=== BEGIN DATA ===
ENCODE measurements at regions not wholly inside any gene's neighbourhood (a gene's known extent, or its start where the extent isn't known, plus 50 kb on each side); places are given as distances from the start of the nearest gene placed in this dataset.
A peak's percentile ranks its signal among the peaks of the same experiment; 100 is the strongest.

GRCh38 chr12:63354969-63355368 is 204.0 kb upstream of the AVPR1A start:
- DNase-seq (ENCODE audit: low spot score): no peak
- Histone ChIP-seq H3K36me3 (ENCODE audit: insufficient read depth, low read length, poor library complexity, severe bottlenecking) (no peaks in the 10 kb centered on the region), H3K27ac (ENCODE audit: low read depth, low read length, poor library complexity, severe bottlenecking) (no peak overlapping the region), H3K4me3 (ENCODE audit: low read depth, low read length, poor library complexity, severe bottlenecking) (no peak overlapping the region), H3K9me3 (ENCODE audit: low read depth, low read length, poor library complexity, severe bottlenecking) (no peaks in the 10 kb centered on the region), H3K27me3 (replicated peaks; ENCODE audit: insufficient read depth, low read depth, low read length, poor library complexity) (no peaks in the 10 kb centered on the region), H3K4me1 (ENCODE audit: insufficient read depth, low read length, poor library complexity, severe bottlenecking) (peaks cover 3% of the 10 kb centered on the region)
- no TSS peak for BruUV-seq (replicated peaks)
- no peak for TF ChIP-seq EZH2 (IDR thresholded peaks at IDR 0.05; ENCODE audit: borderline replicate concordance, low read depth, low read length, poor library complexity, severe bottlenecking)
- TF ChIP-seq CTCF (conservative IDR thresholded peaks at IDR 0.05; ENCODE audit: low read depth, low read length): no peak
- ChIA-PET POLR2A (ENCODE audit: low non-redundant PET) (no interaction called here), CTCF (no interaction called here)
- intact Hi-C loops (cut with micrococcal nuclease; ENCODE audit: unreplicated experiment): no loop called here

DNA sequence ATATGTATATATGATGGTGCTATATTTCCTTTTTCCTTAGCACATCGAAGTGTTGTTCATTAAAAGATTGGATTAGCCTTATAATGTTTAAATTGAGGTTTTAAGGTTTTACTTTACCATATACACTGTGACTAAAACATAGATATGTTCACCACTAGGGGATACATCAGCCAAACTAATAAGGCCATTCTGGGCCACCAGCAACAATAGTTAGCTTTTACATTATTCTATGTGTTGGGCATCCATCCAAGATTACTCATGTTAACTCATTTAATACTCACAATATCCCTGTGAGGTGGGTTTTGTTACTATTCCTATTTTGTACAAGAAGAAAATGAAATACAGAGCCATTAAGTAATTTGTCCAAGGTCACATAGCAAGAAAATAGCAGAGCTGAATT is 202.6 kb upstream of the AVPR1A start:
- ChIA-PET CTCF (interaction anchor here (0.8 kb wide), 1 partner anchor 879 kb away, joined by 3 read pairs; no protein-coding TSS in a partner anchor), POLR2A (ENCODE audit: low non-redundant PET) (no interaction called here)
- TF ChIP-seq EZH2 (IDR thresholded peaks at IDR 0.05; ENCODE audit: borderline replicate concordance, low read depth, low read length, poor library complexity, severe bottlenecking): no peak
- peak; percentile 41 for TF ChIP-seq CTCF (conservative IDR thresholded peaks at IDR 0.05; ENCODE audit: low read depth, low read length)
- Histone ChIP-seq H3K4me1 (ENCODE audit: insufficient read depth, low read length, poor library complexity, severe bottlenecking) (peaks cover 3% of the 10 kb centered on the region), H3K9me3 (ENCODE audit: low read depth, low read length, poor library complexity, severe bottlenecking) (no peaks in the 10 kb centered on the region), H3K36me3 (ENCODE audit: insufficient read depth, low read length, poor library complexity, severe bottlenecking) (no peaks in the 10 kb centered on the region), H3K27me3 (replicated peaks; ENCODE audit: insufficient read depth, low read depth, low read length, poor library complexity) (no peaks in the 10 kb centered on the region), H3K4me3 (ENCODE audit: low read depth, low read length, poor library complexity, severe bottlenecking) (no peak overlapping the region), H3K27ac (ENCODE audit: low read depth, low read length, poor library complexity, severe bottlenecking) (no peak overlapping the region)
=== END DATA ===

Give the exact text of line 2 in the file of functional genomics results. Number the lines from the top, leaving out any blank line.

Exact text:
A peak's percentile ranks its signal among the peaks of the same experiment; 100 is the strongest.